PS our site was experiencing technical difficulties last night so it is, in fact, the morning after our Vegas night out. We did succeed in not totally humiliating ourselves or looking too out of place. We successfully manuevered ourselves into the VIP section of a club then promptly left when it turned out that very important people are genuinely pretty creepy, and spaz-danced our way through the rest of the night as everyone around us took themselves too seriously. OH! and we were almost all wearing dresses we found at Goodwill for less than $3.00. Score.
What I have learned in 3 short weeks about runners and the running community: 1. Extend a hand and a hand will be extended back.
I have never fully appreciated the term “winging it” until these past three weeks. For example, three days before we were supposed to arrive here (Eugene, OR), we had not yet found a place to stay. We were still in Seattle and I was trying to rally the troops in Eugene for a get together when I contacted Julia Lucas. I only know Julia through a couple of Flotrack interviews, and by sdaword of mouth as to how cool of a person she is. When I asked her if she’d want to join me for a run and brunch she responded with a “yes!” and an offer for a place to stay. 100% cool.
Everyone we have reached out to has had this give-you-the-shirt-off-my-back attitude. Katie and Danny MacKey housed us for three days in Portland as well as hooking us up with Jesse in Seattle (who also graciously put up three complete strangers). James Strang showed us around in Colorado Springs, and Oregon Track Club runners Aisha and Hassan took us in on short notice last night in their very sweet pad. Who knew facebook and a couple of hand shakes could foster a great mini-vacation?! 2. The running community seems very small for something so big.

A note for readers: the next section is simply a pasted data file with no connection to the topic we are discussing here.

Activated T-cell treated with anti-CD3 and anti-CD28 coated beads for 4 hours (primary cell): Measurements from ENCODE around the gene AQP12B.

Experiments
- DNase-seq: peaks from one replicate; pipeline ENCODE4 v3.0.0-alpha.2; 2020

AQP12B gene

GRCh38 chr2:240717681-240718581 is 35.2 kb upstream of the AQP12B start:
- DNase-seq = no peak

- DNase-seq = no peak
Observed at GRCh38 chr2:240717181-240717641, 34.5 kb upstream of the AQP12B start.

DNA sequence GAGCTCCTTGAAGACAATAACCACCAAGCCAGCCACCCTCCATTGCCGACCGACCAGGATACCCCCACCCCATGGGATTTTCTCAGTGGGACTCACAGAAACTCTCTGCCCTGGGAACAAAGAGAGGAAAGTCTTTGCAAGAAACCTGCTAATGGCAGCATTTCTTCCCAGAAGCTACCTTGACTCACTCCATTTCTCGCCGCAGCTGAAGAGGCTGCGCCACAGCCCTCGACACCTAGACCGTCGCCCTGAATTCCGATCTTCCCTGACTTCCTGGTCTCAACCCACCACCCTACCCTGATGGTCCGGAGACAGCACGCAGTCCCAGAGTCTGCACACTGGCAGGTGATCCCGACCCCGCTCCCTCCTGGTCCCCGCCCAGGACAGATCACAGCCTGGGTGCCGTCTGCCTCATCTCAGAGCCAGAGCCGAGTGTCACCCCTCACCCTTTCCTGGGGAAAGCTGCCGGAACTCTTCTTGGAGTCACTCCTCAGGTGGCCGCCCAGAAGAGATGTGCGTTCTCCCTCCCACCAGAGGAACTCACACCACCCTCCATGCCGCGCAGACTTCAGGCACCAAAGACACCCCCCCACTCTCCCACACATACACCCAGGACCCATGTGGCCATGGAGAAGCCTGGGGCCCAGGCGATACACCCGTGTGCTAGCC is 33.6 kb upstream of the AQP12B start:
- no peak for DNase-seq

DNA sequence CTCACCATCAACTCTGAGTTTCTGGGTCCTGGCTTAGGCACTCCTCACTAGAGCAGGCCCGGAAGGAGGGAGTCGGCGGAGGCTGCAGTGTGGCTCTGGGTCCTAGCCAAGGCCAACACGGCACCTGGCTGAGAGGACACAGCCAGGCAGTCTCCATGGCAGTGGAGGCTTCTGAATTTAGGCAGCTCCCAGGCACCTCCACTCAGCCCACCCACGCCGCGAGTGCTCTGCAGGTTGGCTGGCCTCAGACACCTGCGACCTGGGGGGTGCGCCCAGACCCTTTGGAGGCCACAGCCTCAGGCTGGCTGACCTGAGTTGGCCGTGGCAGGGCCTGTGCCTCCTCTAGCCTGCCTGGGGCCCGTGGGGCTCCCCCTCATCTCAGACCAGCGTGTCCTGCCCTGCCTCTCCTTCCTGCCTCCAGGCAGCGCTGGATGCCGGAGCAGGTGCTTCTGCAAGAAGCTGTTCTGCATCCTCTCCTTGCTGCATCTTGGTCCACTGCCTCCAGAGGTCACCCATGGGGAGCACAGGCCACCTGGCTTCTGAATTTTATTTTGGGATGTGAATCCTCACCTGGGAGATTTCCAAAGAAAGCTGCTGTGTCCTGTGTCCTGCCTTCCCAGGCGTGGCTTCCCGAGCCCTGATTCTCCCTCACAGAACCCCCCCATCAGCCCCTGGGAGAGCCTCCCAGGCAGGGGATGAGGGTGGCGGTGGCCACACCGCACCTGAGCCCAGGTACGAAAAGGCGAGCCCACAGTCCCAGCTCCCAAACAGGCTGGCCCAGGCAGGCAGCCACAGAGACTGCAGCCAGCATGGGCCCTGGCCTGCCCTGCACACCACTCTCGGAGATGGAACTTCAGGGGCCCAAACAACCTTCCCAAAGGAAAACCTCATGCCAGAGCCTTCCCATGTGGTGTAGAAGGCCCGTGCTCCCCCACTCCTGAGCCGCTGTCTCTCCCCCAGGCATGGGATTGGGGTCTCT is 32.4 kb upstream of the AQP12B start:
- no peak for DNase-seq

Almost instantly when I meet another runner, there is an unspoken bond and trust established that I think comes from the rawness of the sport. I don’t know if it is because we can relate to one another so well or that we spend so much time in our own heads, but when I find myself with another runner, we bond. That feel of us all being a part of something bigger than ourselves unites a huge community with a small group feel. 3. Most runners are very cool down to earth people.
Every runner I have encountered on this trip has been beyond helpful, insanely fun, and mostly level-headed. I’ve thought this for as long as I’ve been in the sport, and this trip has done nothing but prove me right thus far. 4. Find your passion and build your life around it.
Lauren Fleshman and Stephanie Rothstein of Picky Bars
are prime examples. Lauren started making healthy, delicious, gluten-free snacks for her sensitive-stomached boyfriend (now husband). Eventually she teamed up with Steph to produce her creations for the public, and begin a business that they believed in. They aren’t doing it for profit, they do it because they want other people to share in on a bad ass bar designed specifically for athletes. 5. Promote other runners!